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How do we manage growth in the urbanizing West?

By Dave Carter

What is the future of agriculture in the urbanizing West?

Is it a long-term sustainable component of a viable, diversified economy, or, is it simply a short-term proposition, destined for extinction?

The outcome of ongoing debate over growth management in the Colorado legislature may largely determine the answer to the question. Lawmakers in New Mexico and Wyoming are anxiously watching the tone and tenor of that debate because the actions taken in Colorado may foreshadow the future in those states as well.

Over the past three months, Colorado lawmakers have debated terms like “urban service areas,” “presumption of buildibility,” “net density” and “multi-modal transportation.” Beneath the surface of all of the debate, and all of the arcane terminology, simmers the simple question: “What is the future of agriculture?”

If agriculture is finished, the debate is fairly simple: Just show us the money. Thank you very much. Adios. Every producer ought to obtain the highest price for their property they sell to the next housing contractor or strip mall developer. Let’s not worry about the ability of new producers to obtain land, or about the ability of existing producers to move machinery or cattle from one field to the next.

But if agriculture is to continue playing an important role in providing food and fiber, open space buffers, wildlife habitat, watershed protection and scenic vistas, then the debate becomes much more complex. The choices become much more difficult.

Early in the legislative session, State Sen. Ed Perlmutter, D-Golden, introduced comprehensive legislation that seeks to corral most of the urban sprawl within a series of growth boundaries. Sen. Perlmutter’s approach would require governmental entities to develop comprehensive plans, and to abide by those plans. His bill also encourages the use of incentives like cluster development, purchase of development rights, transfer of development rights, and conservation easements.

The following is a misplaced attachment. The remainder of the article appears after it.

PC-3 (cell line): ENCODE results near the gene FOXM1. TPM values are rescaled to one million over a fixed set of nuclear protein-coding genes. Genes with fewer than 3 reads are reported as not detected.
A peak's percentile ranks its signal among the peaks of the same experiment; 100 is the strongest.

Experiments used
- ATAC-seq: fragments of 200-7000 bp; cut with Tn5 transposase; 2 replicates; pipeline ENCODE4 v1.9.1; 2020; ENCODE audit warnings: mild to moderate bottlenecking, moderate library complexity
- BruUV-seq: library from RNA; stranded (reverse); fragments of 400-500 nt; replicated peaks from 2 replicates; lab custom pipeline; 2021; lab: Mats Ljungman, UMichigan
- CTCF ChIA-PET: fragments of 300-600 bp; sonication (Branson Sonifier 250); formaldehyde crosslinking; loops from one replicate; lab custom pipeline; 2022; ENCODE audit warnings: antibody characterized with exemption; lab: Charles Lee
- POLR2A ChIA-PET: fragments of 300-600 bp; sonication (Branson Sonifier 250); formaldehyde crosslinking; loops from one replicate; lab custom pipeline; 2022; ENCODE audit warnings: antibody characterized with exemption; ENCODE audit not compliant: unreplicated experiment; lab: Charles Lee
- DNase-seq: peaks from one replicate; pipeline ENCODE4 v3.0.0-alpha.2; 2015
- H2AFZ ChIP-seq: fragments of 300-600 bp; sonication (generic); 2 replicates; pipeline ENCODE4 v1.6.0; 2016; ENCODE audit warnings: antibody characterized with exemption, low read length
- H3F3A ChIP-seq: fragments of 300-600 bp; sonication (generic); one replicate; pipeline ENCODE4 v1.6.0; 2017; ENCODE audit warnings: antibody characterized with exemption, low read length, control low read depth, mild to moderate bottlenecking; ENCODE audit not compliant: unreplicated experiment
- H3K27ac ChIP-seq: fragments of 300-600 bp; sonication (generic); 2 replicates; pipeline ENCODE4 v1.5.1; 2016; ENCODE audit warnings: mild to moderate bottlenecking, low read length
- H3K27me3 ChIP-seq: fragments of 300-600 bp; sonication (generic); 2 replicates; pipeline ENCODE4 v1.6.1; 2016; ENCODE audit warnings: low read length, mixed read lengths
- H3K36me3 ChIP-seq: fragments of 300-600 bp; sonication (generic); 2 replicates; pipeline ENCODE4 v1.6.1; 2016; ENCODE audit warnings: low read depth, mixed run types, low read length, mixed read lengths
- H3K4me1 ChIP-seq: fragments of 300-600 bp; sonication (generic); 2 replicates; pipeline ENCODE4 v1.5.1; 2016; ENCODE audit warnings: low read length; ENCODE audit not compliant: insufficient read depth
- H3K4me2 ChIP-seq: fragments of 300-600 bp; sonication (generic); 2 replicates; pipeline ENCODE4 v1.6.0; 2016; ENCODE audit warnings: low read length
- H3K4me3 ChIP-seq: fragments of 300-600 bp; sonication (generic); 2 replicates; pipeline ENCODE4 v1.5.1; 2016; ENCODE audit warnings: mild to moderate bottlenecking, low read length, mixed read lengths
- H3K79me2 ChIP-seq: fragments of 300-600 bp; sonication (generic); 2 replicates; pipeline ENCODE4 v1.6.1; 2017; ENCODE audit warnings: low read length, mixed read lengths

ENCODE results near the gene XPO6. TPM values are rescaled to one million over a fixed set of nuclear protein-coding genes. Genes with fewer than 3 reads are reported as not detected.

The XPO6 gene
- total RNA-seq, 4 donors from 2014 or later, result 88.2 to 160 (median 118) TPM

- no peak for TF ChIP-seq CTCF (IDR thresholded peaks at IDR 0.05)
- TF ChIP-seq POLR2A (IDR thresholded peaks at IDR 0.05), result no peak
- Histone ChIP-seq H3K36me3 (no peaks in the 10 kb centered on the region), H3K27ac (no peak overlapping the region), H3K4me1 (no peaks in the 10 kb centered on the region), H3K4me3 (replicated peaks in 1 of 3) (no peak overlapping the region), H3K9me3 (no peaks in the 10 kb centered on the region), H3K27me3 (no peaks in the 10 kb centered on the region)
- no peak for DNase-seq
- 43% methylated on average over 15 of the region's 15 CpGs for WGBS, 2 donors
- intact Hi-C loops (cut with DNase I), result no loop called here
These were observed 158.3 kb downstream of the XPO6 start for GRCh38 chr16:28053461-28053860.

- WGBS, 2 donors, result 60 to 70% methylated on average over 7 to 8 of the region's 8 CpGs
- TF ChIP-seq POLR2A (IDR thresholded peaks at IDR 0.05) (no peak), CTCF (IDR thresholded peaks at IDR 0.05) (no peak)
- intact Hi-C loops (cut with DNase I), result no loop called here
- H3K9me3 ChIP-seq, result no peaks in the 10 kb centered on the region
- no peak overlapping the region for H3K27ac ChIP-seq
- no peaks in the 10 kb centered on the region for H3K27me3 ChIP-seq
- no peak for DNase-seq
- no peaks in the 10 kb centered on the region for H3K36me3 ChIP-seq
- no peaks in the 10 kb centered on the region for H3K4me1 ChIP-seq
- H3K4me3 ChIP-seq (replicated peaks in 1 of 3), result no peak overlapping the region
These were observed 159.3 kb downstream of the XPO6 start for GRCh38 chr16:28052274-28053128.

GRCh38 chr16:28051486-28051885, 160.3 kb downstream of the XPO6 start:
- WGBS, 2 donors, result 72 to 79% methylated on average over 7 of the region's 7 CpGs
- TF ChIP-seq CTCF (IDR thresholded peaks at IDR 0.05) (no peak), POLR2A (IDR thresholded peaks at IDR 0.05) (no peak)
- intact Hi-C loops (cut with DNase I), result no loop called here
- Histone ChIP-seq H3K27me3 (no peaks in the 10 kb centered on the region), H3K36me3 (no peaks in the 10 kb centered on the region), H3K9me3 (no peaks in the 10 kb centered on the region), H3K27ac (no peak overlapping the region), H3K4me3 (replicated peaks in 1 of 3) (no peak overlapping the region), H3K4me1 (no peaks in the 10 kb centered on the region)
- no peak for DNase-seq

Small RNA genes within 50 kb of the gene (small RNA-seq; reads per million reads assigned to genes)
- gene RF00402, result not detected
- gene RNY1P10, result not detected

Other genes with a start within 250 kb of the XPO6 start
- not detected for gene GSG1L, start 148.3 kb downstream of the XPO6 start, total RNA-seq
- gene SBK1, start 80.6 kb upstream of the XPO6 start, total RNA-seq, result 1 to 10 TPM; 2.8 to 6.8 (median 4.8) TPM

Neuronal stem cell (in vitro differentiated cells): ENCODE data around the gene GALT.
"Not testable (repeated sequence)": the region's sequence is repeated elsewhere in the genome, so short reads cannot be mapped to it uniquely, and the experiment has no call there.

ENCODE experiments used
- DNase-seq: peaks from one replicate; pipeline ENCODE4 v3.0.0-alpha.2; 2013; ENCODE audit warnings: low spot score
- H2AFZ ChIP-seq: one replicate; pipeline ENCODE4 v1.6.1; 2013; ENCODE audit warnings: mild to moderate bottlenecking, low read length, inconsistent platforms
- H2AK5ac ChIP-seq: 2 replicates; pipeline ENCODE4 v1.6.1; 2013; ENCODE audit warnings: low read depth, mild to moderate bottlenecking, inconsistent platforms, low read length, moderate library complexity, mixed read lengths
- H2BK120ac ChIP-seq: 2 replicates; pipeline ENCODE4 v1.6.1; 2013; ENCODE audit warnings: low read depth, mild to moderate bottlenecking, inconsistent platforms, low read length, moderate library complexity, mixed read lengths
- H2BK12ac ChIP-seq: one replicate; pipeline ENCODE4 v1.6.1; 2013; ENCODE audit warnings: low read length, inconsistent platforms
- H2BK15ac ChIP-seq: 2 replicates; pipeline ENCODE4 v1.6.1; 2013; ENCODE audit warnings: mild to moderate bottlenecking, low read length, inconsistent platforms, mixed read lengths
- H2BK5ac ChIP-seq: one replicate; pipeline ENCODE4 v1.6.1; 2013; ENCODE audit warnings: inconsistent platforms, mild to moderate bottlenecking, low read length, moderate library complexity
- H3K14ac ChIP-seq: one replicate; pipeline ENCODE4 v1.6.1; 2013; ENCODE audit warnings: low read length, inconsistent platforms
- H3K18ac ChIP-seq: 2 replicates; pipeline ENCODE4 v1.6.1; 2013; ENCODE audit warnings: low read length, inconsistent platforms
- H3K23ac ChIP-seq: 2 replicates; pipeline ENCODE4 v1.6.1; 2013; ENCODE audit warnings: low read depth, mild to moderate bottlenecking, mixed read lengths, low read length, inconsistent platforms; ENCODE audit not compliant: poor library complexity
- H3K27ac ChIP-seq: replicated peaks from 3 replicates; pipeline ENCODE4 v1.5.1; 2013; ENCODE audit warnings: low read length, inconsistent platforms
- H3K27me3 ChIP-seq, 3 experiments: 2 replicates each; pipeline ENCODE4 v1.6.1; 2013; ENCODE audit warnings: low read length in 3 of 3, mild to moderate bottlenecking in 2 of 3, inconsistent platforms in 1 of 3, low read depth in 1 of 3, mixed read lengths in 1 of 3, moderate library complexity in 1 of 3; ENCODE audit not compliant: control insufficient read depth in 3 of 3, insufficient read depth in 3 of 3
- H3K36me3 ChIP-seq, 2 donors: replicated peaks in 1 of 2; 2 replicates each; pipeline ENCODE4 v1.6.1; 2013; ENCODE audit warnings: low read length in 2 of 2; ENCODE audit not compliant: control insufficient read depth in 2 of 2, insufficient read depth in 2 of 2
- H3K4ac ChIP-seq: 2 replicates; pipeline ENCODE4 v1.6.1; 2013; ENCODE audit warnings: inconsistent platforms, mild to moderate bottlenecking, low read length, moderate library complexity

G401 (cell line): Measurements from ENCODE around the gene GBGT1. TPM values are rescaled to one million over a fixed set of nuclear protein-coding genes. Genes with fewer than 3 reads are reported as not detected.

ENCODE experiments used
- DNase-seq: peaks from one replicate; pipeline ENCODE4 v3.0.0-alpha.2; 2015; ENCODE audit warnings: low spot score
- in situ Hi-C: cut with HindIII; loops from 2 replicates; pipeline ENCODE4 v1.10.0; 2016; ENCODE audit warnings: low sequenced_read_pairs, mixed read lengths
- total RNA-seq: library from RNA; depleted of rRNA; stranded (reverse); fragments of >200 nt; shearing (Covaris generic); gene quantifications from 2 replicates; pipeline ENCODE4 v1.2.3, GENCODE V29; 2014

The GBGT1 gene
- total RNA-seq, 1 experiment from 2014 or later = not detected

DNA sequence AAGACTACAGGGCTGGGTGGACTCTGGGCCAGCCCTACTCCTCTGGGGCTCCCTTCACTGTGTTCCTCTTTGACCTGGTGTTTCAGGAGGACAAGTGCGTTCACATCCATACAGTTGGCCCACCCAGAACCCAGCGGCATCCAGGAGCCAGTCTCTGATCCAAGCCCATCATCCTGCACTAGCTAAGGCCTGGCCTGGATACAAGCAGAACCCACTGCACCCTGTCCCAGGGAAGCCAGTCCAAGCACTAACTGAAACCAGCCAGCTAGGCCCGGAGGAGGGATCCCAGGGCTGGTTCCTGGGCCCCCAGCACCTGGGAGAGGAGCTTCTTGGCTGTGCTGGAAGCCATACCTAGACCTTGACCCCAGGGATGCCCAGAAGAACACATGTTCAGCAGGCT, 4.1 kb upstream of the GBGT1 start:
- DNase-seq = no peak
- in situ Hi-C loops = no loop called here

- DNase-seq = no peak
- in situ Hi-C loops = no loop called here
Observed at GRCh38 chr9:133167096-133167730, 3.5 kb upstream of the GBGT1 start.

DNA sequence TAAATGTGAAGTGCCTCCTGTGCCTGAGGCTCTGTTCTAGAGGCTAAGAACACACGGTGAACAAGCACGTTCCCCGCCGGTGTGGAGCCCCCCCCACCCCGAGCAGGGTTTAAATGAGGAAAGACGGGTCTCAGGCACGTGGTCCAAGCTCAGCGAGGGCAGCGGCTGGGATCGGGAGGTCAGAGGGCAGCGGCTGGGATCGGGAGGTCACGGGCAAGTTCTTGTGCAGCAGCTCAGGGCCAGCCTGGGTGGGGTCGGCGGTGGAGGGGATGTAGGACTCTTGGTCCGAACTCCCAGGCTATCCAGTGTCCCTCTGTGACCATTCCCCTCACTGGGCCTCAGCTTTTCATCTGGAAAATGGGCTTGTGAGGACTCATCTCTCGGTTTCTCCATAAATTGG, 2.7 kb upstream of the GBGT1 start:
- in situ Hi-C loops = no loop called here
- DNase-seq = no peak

In the House, Rep. Joe Stengel introduced legislation with a looser approach to enforceable boundaries. While Rep. Stengel’s proposal created incentives to direct growth inside designated urban areas, several provisions allowed for exemptions within the rural areas.

As these two bills emerged, RMFU convened a working group of Front Range area products to examine the two proposals. Based on their input, RMFU submitted formal testimony on the positive provisions in each measure.

During its journey through the conservative House, though, Stengel’s bill was amended to further loosen the already-flexible provisions concerning growth boundaries. By the time the legislation emerged from the House floor, the primary feature left intact was the concept that eases the regulatory process for developers wanting to build in designated urban areas.

That is why the board of directors of RMFU broke ranks with many of the other agricultural organizations and voted to support Sen. Perlmutter’s approach, with a couple of provisos.

Sen. Perlmutter’s bill allows the creation of certain impact fees to pay for the cost of building new schools. The RMFU working groups proposed that the impact fee concept be expanded to include assessing a fee to offset the costs incurred by producers who will have to farm in the shadow of an urban development. Sen. Perlmutter likes the idea, and is willing to consider language implementing the concept.

The RMFU board also directed that any growth legislation require urban service agreements that protect the service territory of rural electric cooperatives.

The idea of urban growth areas makes sense, as long as it does not involve a solid line on a map that arbitrarily designates property on one side of the line as high value and the property on the other side as low value. Sen. Perlutter’s bill seeks to create buffers that direct growth inside the line, without unjustly diminishing the value of property outside the line. While his legislation limits some of the flexibility of “doing what I want with my property,” that limitation may ultimately be the price we have to pay if we truly want to promote a viable agricultural infrastructure in the years ahead.

In the end, however, agriculture must be economically viable. Farmers Union has suggested one simple method to halt urban sprawl onto agricultural land. Our solution would require only that the legislature enact a law mandating $5 wheat, $4 corn and $1 fat cattle. No one really seemed willing to carry that proposal.

Depressed commodity prices are the major factor driving many producers to make the decision to allow a crop of houses to sprout in fields once dedication to corn, beets or alfalfa. In order to maintain a continuing role within the urbanizing West, agriculture must be economically viable.

Directing growth is one component to curbing sprawl. Maintaining economic viability for agriculture is another. Both must be addressed if agricultural producers and urban consumers are to continue co-existing along the urbanizing Front Range.

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